I was distressed to read today about Seena, a 9-year-old asylum seeker from Iran who was orphaned after the boat in which he was travelling sank in December last year. Seena has been in immigration detention on Christmas Island since that time, but was allowed to the mainland the other day for the funerals of the asylum seekers who drowned, including his father’s funeral. His mother’s body has not been recovered. He has extended family in Sydney who would like to care for him, but the Federal Government is proposing to return him to immigration detention on Christmas Island.
No doubt there are some who say, “Oh well, nothing to be done, the law is that unauthorized arrivals are detained. The law is the law, it must be upheld.” To the contrary, I argue that sometimes it is necessary to create an exception to the rule in circumstances such as these. I believe that principles of mercy may be used to rectify the law where it falls short because of its generality.
Mercy operates when ordinarily someone would be subject to the full force of the law, but this should not occur to a particular person because of his difficult personal circumstances. Mercy is based on propriety, not entitlement. A person can only argue that it is proper and just in the circumstances that an exception ought to be made, but they cannot argue that they have a right to mercy.
John Tasioulas has identified four paradigm cases where mercy may be appropriate:
- Where the person’s history and upbringing may have presented obstacles to forming a decent and law-abiding character;
- Where wrongdoing has occurred in a context which generates reasons for leniency because there were obstacles to law-abiding behaviour (eg, where a woman kills her abusive spouse);
- Where a person is already suffering some grave misfortune which will be cruelly exacerbated if the full force of the law is brought to bear according to his just deserts; and
- Where a person has sincerely repented of wrongdoing and made apologies and reparation to those he wronged.
(See John Tasioulas, ‘Mercy’ (2003) 103 Proceedings of the Aristotelian Society 101).
Now, to be honest, I have never been convinced that immigration detention is deserved in the first place. It seems unjust to incarcerate a person who has not been charged with any crime – a violation of the principles of habeas corpus. But even if one believes that immigration detention generally is legitimate, then I believe that mercy can operate to provide an exception to it. A child should not be punished like this.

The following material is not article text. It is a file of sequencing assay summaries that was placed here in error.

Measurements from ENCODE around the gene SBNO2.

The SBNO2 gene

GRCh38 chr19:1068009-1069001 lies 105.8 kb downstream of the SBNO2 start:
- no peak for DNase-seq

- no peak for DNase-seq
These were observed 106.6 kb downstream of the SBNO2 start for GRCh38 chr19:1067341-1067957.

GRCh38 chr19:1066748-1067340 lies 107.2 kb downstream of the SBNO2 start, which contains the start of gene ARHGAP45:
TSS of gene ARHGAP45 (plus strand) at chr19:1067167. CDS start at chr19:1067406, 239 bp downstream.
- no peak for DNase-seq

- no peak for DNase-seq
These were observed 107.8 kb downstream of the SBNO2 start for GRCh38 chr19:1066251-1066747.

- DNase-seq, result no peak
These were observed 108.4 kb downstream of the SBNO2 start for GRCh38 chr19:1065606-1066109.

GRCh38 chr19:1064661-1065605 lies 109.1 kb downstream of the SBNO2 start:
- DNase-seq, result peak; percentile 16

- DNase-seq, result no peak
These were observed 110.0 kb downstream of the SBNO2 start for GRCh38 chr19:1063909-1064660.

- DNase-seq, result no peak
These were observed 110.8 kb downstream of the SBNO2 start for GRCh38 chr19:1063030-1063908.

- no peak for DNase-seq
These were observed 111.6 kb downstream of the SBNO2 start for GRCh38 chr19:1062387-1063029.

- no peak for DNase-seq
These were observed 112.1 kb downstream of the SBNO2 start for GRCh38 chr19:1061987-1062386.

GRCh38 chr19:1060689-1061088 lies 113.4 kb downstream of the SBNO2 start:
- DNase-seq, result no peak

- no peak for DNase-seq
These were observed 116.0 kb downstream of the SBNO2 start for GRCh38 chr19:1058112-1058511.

Clearly Seena falls within category 3 above. He is a child who has suffered a grave misfortune (losing both his parents) and this will be exacerbated if he is returned to detention. There are relatives who are willing to care for him and provide him with love. There is also arguably a touch of category 2: if he has done wrong, he has done so at the behest of his parents and did not really have the same choice that an adult would.
Of course one cannot argue that Seena has a right to mercy, but one can argue that it is proper and compassionate, in the circumstances, to extend mercy to him and allow him to live with his extended family.
I am pleased to read that a lawyer is challenging the return of those who were victims of the sinking of the asylum boat to immigration detention offshore. I hope that the challenge succeeds. Federal government, please extend mercy: it would make me think better of you. To think I hoped you’d be more compassionate than the other lot!
By the way, I still think an overhaul of the way in which we look at asylum seekers and allow offshore applications is necessary. It’s a hell of a lot better than either (a) locking people up or (b) giving them incentives to risk their lives on leaky boats or (c) an unholy mix of the two.
(There is a petition seeking mercy for Seena here, for those who feel as I do).